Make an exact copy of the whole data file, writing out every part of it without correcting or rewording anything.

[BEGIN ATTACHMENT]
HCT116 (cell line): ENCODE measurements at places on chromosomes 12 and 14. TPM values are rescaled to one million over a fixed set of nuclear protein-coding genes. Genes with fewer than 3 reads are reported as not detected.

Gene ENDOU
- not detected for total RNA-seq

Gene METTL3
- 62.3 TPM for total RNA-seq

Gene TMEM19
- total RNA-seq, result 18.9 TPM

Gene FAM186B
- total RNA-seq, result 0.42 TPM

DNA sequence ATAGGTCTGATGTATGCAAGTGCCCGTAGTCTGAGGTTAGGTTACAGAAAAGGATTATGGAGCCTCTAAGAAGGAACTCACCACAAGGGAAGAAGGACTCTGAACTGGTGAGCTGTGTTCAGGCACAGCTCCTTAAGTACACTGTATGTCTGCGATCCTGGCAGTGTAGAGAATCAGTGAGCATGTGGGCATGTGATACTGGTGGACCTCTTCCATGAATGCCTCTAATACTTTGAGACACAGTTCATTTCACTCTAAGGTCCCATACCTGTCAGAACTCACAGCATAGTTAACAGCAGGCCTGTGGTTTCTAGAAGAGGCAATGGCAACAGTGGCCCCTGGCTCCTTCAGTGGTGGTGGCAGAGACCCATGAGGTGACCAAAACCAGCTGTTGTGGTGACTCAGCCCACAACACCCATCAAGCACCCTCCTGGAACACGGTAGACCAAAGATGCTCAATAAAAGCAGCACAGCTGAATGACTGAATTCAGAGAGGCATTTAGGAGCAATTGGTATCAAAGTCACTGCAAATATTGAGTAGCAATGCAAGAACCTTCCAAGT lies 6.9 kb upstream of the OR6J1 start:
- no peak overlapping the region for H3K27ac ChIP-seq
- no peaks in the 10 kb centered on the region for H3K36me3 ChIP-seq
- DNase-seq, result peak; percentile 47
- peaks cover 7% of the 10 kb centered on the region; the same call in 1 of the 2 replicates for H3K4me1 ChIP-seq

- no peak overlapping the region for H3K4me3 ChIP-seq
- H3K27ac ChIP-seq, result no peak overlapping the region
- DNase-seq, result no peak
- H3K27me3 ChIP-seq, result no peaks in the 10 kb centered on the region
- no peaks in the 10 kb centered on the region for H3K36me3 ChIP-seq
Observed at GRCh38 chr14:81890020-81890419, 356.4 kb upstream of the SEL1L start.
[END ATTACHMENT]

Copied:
HCT116 (cell line): ENCODE measurements at places on chromosomes 12 and 14. TPM values are rescaled to one million over a fixed set of nuclear protein-coding genes. Genes with fewer than 3 reads are reported as not detected.

Gene ENDOU
- not detected for total RNA-seq

Gene METTL3
- 62.3 TPM for total RNA-seq

Gene TMEM19
- total RNA-seq, result 18.9 TPM

Gene FAM186B
- total RNA-seq, result 0.42 TPM

DNA sequence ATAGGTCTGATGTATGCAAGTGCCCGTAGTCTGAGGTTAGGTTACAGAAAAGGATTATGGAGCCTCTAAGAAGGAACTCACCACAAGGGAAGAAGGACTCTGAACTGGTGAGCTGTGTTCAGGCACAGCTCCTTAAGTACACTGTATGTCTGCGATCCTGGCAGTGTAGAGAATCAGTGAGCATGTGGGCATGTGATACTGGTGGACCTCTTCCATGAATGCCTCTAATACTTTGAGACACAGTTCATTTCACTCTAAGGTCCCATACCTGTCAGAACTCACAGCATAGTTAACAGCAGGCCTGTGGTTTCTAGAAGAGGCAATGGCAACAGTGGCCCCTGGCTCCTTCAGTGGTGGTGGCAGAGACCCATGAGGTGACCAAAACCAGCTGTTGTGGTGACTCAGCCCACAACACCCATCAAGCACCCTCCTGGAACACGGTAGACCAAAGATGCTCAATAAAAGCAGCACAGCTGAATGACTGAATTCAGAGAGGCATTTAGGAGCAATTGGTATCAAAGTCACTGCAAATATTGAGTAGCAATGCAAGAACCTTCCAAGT lies 6.9 kb upstream of the OR6J1 start:
- no peak overlapping the region for H3K27ac ChIP-seq
- no peaks in the 10 kb centered on the region for H3K36me3 ChIP-seq
- DNase-seq, result peak; percentile 47
- peaks cover 7% of the 10 kb centered on the region; the same call in 1 of the 2 replicates for H3K4me1 ChIP-seq

- no peak overlapping the region for H3K4me3 ChIP-seq
- H3K27ac ChIP-seq, result no peak overlapping the region
- DNase-seq, result no peak
- H3K27me3 ChIP-seq, result no peaks in the 10 kb centered on the region
- no peaks in the 10 kb centered on the region for H3K36me3 ChIP-seq
Observed at GRCh38 chr14:81890020-81890419, 356.4 kb upstream of the SEL1L start.